How would an injection site operate in Seattle?

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The King County Heroin Crisis Task Force recommended at least two safe injection sites for drug users on Thursday.
 
The task force will wait 90 days to get feedback from the community on the idea of two location sites in King County: one located within Seattle and one outside city limits.
 
This move could make Seattle the first city in the United States with a safe injection site. KIRO 7 News went inside a safe injection site in Vancouver, where the King County task force heard first-hand experiences.
 
Here’s what we learned about the safe injection site in Vancouver. An injection site in King County could run similarly. 

Does the Vancouver clinic give users drugs?
 
No.

What does the clinic provide?
 
The clinic provides free, clean supplies. "People often go with a cooker, alcohol, need a tie for your arm, a bit of water,” clinic manager Andy Day told KIRO 7 News in March.

What is inside the clinic?

Staff members at the clinic refer to people who seek help as clients. Clients take their supplies to one of 13 booths fitted with mirrors and inject themselves under the watchful eyes of health care professionals. The booths are almost always full.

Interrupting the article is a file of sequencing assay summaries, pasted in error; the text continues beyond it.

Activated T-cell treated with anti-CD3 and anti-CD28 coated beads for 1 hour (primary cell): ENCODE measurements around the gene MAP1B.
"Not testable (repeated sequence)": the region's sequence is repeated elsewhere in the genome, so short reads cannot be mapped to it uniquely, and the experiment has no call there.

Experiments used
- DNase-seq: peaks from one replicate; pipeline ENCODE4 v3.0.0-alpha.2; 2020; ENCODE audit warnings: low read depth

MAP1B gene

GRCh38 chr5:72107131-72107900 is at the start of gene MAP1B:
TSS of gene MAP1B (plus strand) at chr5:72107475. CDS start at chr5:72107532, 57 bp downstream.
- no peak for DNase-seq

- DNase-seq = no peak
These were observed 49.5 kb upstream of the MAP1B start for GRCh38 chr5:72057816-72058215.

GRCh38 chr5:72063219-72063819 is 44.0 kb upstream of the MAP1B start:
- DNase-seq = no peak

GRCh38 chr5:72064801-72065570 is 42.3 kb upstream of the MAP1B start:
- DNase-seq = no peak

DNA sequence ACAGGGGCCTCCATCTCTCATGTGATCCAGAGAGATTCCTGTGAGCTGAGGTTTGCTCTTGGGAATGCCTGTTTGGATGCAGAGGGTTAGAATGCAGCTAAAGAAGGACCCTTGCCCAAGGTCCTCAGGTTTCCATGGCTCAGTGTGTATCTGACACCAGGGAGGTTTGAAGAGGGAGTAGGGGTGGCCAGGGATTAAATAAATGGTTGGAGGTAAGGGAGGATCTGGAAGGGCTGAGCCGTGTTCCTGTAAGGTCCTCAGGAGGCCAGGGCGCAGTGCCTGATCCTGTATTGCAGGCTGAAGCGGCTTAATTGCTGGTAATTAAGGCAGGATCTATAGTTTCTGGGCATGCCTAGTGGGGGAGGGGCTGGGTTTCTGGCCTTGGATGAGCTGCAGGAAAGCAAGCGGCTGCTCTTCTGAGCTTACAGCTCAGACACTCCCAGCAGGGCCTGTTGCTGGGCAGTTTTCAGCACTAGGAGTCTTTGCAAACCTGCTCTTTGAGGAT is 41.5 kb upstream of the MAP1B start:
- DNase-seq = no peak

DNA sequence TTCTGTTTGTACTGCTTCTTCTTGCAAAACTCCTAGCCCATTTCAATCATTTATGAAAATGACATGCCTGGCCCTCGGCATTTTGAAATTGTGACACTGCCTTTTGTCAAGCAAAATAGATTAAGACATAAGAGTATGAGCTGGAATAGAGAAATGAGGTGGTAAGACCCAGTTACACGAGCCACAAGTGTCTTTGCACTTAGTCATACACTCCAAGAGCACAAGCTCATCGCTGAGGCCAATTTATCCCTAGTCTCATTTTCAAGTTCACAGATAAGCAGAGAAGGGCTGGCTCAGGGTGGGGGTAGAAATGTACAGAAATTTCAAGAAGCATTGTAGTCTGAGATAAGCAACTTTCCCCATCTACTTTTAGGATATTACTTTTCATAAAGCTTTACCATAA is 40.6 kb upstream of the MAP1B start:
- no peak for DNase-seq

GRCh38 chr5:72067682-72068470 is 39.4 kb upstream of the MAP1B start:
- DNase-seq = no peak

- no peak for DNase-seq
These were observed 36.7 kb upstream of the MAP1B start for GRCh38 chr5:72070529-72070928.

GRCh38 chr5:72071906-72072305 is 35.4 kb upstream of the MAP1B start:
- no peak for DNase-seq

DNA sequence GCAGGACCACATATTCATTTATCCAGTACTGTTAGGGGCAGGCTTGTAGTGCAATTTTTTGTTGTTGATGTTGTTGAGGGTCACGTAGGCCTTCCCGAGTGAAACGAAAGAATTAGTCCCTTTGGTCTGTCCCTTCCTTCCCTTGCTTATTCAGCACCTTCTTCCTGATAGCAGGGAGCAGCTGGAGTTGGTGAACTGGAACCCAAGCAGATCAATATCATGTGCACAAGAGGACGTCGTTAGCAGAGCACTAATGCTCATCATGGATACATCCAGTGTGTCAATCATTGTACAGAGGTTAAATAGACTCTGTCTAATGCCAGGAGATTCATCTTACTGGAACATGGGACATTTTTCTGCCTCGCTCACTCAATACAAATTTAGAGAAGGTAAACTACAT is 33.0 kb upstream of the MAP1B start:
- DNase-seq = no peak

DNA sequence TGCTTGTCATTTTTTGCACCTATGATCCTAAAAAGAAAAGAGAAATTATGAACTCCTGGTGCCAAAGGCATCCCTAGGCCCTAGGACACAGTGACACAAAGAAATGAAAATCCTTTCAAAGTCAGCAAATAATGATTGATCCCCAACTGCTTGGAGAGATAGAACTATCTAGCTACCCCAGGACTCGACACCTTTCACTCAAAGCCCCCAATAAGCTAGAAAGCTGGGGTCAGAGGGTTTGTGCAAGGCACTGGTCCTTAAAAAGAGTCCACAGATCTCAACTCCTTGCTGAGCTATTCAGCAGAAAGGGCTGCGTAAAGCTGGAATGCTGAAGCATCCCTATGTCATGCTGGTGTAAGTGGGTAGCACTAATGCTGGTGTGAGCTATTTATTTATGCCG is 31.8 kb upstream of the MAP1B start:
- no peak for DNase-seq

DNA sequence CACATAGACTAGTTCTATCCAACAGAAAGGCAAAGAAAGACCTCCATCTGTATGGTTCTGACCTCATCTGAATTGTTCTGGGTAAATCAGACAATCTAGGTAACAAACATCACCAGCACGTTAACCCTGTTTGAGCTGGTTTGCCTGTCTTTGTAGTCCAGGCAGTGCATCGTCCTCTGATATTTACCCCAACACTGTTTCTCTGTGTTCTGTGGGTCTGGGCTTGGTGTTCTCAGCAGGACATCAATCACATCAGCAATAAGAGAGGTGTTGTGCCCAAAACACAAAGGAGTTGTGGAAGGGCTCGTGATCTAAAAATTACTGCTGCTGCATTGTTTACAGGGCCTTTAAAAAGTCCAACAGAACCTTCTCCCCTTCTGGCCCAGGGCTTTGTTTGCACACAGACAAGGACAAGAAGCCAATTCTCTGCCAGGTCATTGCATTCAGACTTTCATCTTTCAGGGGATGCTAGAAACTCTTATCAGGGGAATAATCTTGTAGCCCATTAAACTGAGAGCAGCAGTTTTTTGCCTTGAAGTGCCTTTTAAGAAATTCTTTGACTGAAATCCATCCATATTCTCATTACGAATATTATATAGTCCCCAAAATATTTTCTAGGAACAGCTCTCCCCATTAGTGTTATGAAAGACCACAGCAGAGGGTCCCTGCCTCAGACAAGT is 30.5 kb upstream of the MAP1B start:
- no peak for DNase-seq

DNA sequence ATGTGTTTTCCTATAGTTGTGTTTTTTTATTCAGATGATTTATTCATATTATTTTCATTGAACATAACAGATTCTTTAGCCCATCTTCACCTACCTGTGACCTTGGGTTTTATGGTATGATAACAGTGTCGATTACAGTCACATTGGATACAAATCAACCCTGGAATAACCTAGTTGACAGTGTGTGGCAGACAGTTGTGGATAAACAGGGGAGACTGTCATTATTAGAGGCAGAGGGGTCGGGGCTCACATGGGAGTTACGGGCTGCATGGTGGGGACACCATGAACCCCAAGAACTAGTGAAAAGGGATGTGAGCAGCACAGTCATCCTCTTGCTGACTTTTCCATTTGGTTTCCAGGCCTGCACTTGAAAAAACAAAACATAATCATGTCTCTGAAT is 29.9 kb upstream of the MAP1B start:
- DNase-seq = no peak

What happens if a user can’t get to a booth? 

When a KIRO 7 News crew was in Vancouver, we saw people injecting on the street -- they told us because of the wait to get a booth. "Waiting a half hour or 45 minutes is just really a long time for an addict,” William says.

Are those people arrested? 

Vancouver police don't arrest them; they redirect them to Insite. The idea is to get them connected to other social services -- detox, counseling, transitional living.  The clinic recently expanded hours to being open 24 hours a day in order to address an overdose spike in the community. People can be barred from the site. 

Do staff members help users inject? 

No. “We can show them techniques and how to do things, but we don't inject anybody,” Day said.

What do staff members do? 

Staff members and nurses are on hand to monitor and respond to overdoses. If someone comes into the site wounded, staff helps them to get to a doctor.

 
Since opening in 2003, Day says the overdose death rate in the area around Insite has dropped 35 percent, and saving addicts in the clinic costs three million taxpayer dollars a year. 
 
Day says that's cheaper than treating them in the hospital for the drugs, or diseases contracted because of the drugs.
 
Opponents said a consumption site condones drug use. 

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